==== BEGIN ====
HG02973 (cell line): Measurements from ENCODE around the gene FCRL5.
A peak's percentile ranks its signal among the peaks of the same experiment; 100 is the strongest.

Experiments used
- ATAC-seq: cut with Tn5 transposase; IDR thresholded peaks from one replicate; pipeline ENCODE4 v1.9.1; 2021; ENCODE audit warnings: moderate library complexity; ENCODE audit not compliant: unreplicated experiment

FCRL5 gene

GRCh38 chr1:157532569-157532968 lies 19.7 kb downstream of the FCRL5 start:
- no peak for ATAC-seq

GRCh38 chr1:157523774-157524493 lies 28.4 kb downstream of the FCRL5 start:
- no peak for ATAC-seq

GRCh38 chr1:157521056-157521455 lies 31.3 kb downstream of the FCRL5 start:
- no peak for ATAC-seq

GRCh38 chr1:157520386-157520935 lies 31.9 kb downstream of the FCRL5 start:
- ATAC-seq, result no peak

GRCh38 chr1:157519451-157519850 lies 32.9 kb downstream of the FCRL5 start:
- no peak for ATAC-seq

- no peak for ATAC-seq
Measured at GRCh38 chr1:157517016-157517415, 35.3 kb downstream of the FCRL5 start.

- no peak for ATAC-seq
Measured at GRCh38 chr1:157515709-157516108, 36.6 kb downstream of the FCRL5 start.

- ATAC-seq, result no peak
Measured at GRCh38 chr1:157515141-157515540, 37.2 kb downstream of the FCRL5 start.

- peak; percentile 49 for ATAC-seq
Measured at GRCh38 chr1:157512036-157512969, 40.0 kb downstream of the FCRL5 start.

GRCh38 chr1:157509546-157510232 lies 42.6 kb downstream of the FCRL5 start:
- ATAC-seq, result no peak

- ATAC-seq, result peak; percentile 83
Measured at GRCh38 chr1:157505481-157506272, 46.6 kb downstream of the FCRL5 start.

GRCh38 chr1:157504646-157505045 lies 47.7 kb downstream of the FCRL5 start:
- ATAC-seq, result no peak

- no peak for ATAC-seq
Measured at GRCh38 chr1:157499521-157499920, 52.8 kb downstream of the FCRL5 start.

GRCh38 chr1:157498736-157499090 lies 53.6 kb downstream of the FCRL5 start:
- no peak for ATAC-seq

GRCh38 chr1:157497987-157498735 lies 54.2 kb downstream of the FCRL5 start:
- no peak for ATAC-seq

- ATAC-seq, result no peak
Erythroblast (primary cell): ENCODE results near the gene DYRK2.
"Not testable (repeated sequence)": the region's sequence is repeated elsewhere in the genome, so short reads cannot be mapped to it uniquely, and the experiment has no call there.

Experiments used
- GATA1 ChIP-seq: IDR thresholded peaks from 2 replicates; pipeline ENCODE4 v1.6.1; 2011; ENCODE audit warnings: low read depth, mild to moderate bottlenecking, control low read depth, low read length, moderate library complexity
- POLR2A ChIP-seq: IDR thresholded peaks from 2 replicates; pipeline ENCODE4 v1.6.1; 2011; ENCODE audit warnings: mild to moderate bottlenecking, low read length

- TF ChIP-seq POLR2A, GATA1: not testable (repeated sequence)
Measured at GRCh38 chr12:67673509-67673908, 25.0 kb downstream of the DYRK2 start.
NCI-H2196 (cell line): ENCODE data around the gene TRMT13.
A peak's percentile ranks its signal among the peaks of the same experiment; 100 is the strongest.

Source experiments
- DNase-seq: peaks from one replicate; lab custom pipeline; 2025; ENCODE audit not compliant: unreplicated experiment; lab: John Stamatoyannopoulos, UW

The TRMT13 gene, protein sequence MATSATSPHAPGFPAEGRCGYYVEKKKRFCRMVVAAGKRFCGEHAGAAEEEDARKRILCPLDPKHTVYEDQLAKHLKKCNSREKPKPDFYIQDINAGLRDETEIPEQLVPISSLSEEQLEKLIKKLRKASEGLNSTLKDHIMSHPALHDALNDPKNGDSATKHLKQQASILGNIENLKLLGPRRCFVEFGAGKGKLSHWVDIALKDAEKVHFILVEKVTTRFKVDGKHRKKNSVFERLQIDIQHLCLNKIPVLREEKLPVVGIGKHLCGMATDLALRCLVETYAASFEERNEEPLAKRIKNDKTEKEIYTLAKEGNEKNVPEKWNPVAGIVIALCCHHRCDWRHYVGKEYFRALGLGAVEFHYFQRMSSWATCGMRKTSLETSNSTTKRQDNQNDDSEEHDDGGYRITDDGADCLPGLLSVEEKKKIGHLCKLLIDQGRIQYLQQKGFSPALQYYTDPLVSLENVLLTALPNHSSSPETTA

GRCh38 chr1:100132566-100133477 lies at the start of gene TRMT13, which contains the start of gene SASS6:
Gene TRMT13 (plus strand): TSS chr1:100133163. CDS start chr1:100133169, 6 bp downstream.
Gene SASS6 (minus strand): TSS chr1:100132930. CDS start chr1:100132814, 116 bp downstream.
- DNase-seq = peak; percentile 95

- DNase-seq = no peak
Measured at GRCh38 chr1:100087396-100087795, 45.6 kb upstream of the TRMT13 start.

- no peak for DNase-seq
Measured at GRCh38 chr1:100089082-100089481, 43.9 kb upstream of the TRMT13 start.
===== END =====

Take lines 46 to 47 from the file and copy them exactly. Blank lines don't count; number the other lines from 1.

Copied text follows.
Source experiments
- DNase-seq: peaks from one replicate; lab custom pipeline; 2025; ENCODE audit not compliant: unreplicated experiment; lab: John Stamatoyannopoulos, UW